|Modeling the Sherman Tank in 1/72nd Scale|
Fine Scale Factory
Article by Doug Chaltry; last updated 31 October 2007.
The basis of the kit was ESCI's old M4A3 Sherman, which itself, was a very nice model. FSF made numerous modifications to the hull, the most obvious being the addition of the thick armor plating, which was the main distinguishing feature of this tank. They also modified the engine deck slightly, giving the engine grates a more "refined" look. The hull rear is heavily detailed with very distinct bolts. I only now realised that I failed to get a photograph of the rear of the model. Unfortunately, in using the ESCI kit as a base, FSF also copied that kit's primary weakness: it's length. Consequently, this kit is about 2mm too short, although the width, and all other details, are correct for 1/72nd scale.
Other improvements to the hull include better ventilator covers and better hatches (with periscopes added - inside and outside). The lower hull was molded as a single piece, with the hull sides, bottom, rear and front transmission housing all molded together. The road wheels are direct copies of the ESCI wheels, as are the sprocket and idler wheels too. The wheel suspension units are based on the ESCI parts, but have been greatly improved. Other details copied from the ESCI kit are the tow hook, the tail lights, and the pioneer tools.
As far as I can tell, the turret is either completely new, or else a heavily modified turret from some other kit. It uses the commander's cupola and hatch from the Hasegawa Sherman (but with the hatch opening at the proper angle), but everything else, including the gun shield, are new and exceptionally well done. The tracks are copies of the ESCI tracks, with the duckbill grousers (extenders) added.
Overall, the detail on this kit is superb. The weld seams between the regular hull and the added armor are just distinct enough, without being overdone. All of the turret details are molded in excellent relief. The entire kit was molded very well, with almost no flaws in the resin; no air bubbles, no mold shifting, and almost no flash. The only molding flaw I noticed was the sprocket wheels: some of the recesses behind the sprocket teeth were plugged up. Very careful work with a Dremel and a fine drill bit, used as a router, would fix this up. Notice in the parts scan that my copy of this kit included only two right side wheel suspension units, and four left side units. I was in a hurry, so I ended up swapping one out of the FSF Composite hull Sherman kit, and when I build that kit, I'll steal one from an unneeded ESCI kit.
The tracks look exceptional when completed, but about gave me an ulcer when working with them. I understand that it is a common practice to heat resin track segments in hot water (or other heat source) and then bend them into shape. I have NEVER in my life been able to make that technique work. I have tried hot water; I have tried boiling water; I have left them soaking for a few minutes; and I have left them soaking for a long time. And yet I have never been able to get the tracks to bend without breaking. So I ended up simply breaking the track lengths into individual links for wrapping around the sprocket and idler wheels, which worked just fine. I had to snip off the track guide teeth on the links which wrapped around the sprocket wheel, because they interfered with the sprocket teeth. In the future, I will save myself a lot of frustration by not even trying to heat the tracks, and instead simply break them into individual links beforehand. In fact, I think it looks better like this anyway, because now each individual link is distinct, whereas if I had bent each segment of track, then the individual links would likely have looked bent themselves.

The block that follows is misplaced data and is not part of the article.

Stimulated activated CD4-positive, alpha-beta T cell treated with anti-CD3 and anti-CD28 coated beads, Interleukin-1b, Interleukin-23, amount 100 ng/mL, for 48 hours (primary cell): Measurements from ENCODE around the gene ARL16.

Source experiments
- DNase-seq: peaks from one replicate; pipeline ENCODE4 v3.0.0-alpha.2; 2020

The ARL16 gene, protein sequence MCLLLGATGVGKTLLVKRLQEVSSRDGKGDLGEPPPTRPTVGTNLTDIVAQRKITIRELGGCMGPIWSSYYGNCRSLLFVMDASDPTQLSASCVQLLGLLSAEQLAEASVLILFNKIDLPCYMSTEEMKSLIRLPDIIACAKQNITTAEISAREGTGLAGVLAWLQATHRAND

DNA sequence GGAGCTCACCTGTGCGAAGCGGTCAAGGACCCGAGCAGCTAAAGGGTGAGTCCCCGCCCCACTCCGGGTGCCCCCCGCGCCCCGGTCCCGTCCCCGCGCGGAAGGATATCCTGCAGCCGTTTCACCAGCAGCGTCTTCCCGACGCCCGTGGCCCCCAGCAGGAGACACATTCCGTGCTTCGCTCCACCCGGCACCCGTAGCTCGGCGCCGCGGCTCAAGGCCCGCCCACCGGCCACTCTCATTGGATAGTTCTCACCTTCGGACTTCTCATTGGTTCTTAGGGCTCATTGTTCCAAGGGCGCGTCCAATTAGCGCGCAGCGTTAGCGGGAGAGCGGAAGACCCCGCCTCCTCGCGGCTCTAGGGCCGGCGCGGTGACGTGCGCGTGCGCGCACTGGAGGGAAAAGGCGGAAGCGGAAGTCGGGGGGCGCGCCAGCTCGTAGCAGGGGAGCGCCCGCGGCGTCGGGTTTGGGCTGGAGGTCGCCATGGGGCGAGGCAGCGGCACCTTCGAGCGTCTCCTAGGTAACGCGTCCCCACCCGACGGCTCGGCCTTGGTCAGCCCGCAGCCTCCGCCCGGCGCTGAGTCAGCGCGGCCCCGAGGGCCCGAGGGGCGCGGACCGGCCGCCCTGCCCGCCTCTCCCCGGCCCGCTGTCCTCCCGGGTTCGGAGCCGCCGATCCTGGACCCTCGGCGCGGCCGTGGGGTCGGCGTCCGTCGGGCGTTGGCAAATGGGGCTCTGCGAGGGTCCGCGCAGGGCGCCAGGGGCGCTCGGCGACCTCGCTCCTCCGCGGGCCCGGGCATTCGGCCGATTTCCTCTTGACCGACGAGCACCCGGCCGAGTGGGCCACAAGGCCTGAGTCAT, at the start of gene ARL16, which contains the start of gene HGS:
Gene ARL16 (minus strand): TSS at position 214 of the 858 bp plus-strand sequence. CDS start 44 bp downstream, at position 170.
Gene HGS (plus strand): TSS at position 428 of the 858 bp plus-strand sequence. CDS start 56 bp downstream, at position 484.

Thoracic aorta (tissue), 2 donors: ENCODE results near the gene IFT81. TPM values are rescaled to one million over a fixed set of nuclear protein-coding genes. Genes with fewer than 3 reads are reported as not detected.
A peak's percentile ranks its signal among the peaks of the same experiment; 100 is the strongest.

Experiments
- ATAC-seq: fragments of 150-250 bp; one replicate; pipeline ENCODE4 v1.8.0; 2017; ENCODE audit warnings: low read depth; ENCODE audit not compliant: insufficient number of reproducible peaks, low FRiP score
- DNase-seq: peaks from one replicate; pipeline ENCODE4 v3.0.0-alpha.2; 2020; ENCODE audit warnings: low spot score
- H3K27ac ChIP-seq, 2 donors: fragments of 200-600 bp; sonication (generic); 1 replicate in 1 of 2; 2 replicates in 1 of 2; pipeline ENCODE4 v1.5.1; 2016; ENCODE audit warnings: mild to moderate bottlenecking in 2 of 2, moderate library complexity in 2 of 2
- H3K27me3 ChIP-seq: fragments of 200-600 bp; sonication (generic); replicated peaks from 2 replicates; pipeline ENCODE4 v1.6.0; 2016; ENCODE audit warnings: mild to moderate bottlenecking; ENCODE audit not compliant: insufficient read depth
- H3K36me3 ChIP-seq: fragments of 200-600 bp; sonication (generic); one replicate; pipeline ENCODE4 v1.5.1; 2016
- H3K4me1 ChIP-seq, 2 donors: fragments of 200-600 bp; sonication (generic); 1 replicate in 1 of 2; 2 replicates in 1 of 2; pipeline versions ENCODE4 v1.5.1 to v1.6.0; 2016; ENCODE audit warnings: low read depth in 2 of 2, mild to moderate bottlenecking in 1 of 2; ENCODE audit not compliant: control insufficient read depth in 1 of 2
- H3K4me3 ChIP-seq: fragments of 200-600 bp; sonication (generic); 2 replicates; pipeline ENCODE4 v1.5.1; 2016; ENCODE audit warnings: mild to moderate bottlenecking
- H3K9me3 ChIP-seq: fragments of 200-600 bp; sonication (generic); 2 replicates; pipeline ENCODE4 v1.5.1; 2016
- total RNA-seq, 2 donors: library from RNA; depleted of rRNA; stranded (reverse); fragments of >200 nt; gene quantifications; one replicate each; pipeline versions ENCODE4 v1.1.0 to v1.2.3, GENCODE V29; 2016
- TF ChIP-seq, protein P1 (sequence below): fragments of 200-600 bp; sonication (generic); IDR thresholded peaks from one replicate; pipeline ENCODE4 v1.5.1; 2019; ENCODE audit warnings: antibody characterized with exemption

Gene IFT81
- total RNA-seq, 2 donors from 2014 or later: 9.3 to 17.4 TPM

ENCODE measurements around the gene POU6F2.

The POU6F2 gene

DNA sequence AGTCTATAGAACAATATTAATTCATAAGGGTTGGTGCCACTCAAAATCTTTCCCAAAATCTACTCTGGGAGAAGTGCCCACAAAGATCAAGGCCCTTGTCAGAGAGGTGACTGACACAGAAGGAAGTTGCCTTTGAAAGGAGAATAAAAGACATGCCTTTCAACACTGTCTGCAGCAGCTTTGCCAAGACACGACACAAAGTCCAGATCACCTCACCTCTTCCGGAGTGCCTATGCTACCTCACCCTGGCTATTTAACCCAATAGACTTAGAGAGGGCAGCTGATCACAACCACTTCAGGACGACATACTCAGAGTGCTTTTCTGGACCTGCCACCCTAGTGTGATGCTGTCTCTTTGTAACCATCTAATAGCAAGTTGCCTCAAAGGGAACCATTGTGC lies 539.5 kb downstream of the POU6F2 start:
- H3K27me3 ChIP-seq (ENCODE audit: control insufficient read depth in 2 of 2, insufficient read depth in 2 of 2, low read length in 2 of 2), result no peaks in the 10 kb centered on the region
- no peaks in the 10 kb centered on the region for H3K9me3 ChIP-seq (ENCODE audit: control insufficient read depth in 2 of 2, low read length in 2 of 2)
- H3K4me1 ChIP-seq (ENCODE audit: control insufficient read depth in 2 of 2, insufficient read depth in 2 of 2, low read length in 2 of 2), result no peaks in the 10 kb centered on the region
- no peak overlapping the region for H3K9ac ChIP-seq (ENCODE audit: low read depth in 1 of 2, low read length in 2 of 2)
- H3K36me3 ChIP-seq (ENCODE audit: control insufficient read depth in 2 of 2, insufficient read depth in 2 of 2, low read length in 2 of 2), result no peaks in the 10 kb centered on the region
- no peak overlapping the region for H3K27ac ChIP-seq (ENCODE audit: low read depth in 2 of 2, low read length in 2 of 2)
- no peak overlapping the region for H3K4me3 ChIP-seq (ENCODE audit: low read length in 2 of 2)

Also, the sprocket wheels have no mounting pegs, so the inside sprocket would glue directly onto the side of the hull. I added a small spacer from plastic tube, so that the wheels do not touch the hull side.
Once again, the only poor part to the kit were the instructions. Luckily, this kit was simple enough to not require much more than the simple drawing which is included, but there is a mistake on the drawing. The instructions indicate that the modeler has to provide his own headlights (I guess from an unused ESCI kit), but Jumbo Shermans did not have headlights attached. So don't add any. You do have to add a hull machinegun, however. I used a very thin piece of aluminum tubing for mine (I think produced by Minimeca?) And lift rings are also needed. There should be lift rings on the front hull face, on the rear hull corners, on the rear sides of the turret, and on the front of the turret, just behind the gun shield. Also add two small loops on the upper corners of the gun shield. It's important to note that there were very distinct welds around the bases of the lift rings, so a good blob of glue to attach the rings can replicate these welds very well.
As seen in the photos, the two hull hatches are molded open. I took the opportunity to add a driver figure, but he was not included with the kit. All turret hatches and the engine access hatch are molded shut. There are a couple of other minor details which the modeler can add, such as the small searchlight on the turret, an AA machinegun on the turret, the fine wire frames which protect the periscopes, and of course, hull stowage items.
No decals are included; I used some from Microscale. The markings, although plain, indicate that this tank was with the 37th Tank Battalion of the 4th Armored Division, because this unit continued to use the white stars on the turret sides long after their use was discontinued by the rest of the US Army. I painted the model with Polly Scale acrylic US Green, and weathered it with a light dusting of tan, and liberal use of chalks.
This was a fantastic kit, and I'd like to thank Fine Scale Factory for providing the review sample.
|Modeling the Sherman Tank in 1/72nd Scale|